On a long-term basis, exercise can make you feel happier with your day-to-day life. Encouraging research suggests that exercise could play a greater role in determining personal happiness than money. Happiness, in turn, boosts many of the functions we’ve already discussed, such as concentration and memory. In essence, exercise prompts an upward spiral that, over time, improves both your physical health and your academic abilities.
Getting a solid night’s sleep is essential in all facets of life, but it’s particularly vital to meeting the academic demands of grad school. Unfortunately, many MBA students struggle to get the quantity or quality of sleep they require. Research suggests that, on average, grad students only sleep 6.4 hours per night. For many, however, simply going to bed early isn’t the answer — it’s just a recipe for tossing and turning all night.
Instead, the key to improving sleep — and with it, daytime energy — may involve a few extra exercise sessions per week. Experts agree that exercise has a positive impact on sleep onset, or the amount of time it takes to fall asleep. Exercise can also be used to address many chronic sleep issues, such as obstructive sleep apnea.
While most existing research focuses on the long-term impacts of increased exercise on sleep, there is a strong indication that even a few exercise sessions could have a positive effect. A study published in the Journal of Clinical Sleep Medicine, for example, found that adults who engaged in moderate physical activity were less likely to experience anxiety prior to falling asleep.
Improves Overall Health
As we’ve previously discussed, exercise plays a huge role in maintaining optimal physical and emotional health. This, in turn, can improve your MBA educational experience as you’ll be far less occupied by health-related distractions if your mind and body are in great shape.
The following are just a few of the many documented ways in which exercise boosts both short-term and long-term health outcomes:
- Diabetes management. In people already diagnosed with diabetes, exercise is a crucial strategy for both reducing blood glucose levels and optimizing the body’s insulin sensitivity.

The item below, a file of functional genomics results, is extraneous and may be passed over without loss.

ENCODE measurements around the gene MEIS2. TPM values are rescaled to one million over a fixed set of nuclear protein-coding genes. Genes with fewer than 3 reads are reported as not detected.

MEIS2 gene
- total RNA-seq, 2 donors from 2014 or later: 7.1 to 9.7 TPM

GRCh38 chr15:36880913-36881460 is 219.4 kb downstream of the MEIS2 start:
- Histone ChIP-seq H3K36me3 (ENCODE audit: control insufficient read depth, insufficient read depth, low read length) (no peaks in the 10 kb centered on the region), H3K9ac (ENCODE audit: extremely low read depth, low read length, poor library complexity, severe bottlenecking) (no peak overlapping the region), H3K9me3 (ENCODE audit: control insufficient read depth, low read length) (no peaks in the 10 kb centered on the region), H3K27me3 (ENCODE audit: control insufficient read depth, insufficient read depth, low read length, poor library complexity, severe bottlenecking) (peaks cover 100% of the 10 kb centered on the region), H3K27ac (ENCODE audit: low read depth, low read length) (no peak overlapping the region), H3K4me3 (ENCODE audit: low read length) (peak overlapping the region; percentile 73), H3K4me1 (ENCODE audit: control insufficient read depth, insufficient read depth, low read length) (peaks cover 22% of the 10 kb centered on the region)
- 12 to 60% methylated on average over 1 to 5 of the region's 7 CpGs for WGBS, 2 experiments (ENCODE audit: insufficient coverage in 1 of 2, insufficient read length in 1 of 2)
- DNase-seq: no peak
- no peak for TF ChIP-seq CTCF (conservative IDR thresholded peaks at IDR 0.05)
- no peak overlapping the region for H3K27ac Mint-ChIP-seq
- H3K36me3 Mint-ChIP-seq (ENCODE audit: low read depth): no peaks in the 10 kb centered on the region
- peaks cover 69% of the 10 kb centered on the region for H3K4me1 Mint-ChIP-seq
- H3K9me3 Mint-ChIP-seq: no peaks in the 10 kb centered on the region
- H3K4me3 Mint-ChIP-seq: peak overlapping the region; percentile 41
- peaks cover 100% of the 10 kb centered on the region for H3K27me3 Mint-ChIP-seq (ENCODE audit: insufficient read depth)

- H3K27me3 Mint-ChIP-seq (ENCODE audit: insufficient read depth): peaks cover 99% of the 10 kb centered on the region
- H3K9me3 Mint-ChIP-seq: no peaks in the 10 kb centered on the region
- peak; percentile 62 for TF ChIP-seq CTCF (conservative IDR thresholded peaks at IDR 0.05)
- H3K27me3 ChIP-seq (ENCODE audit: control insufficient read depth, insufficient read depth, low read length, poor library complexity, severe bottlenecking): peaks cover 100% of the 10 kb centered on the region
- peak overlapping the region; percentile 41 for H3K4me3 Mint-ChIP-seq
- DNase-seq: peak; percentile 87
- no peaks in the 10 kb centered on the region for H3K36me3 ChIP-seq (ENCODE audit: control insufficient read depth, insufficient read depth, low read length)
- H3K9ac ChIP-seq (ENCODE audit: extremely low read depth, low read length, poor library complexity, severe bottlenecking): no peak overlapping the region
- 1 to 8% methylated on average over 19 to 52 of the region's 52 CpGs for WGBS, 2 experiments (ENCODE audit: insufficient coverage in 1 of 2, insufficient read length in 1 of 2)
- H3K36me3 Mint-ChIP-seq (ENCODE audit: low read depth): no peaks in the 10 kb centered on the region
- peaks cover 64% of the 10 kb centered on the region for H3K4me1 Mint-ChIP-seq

- Lower blood pressure. Physical activity improves strength for many types of muscle, including the heart. This, in turn, limits the effort required for pumping blood, eventually leading to lower blood pressure. A guide from the Mayo Clinic recommends 150 minutes of exercise per week to see the full benefits.
- Fewer aches and pains. Yes, some muscle soreness is to be expected after an intense exercise session. Over time, however, exercise actually reduces those aches and pains that persistently bother you when you’re trying to study or complete a paper. Experts at the Mayo Clinic explain that, without strong supporting muscles, the joints may be subject to more stress.
- Better immune system. If you regularly find yourself dealing with colds or other illnesses, your sedentary lifestyle may deserve at least some of the blame. By simultaneously increasing blood and lymph flow, exercise drives improvements in immune circulation. Specialized immune cells, in particular, are recruited after exercise, so they can more quickly wipe out problematic pathogens. Over time, this can result in fewer respiratory tract infections, as verified by a study from the British Journal of Sports Medicine.
Whether you’re intent on improving your long-term health or enjoying quick boosts to your MBA performance, physical activity is as close to a cure-all as you’re going to find. Commit to moving your body at least a few times a week, and you just might find that your entire outlook as a student — and as a person — changes for the better.